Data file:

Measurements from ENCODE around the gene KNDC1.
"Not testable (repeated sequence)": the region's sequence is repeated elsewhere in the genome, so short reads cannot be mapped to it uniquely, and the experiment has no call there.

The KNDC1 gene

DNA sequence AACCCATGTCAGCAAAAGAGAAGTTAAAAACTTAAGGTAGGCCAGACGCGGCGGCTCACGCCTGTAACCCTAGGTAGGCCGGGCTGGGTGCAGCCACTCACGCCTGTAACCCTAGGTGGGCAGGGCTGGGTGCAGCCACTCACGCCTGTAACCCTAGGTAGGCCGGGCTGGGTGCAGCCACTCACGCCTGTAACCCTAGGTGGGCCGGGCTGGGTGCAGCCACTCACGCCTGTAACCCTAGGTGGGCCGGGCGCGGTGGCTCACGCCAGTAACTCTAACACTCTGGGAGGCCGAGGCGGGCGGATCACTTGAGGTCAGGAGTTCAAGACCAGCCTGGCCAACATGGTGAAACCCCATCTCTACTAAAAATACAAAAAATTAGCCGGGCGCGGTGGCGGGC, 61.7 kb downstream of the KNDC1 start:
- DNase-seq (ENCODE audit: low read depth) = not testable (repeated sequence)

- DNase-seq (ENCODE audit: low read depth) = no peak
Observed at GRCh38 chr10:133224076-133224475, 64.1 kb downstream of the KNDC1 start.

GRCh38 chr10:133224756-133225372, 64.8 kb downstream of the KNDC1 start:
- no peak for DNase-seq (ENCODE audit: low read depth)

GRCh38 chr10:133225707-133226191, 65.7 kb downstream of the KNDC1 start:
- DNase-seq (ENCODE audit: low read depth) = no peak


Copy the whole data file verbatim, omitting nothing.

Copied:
Measurements from ENCODE around the gene KNDC1.
"Not testable (repeated sequence)": the region's sequence is repeated elsewhere in the genome, so short reads cannot be mapped to it uniquely, and the experiment has no call there.

The KNDC1 gene

DNA sequence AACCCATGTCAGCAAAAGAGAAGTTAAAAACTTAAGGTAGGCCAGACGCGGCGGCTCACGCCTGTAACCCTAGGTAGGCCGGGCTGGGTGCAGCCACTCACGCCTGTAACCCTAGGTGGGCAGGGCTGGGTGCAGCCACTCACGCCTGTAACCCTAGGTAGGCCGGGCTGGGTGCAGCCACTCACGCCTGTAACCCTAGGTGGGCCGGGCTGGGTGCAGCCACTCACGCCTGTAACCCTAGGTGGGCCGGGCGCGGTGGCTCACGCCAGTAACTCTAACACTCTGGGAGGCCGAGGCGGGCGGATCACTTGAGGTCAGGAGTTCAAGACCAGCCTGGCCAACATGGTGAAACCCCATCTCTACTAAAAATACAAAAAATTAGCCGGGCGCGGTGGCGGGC, 61.7 kb downstream of the KNDC1 start:
- DNase-seq (ENCODE audit: low read depth) = not testable (repeated sequence)

- DNase-seq (ENCODE audit: low read depth) = no peak
Observed at GRCh38 chr10:133224076-133224475, 64.1 kb downstream of the KNDC1 start.

GRCh38 chr10:133224756-133225372, 64.8 kb downstream of the KNDC1 start:
- no peak for DNase-seq (ENCODE audit: low read depth)

GRCh38 chr10:133225707-133226191, 65.7 kb downstream of the KNDC1 start:
- DNase-seq (ENCODE audit: low read depth) = no peak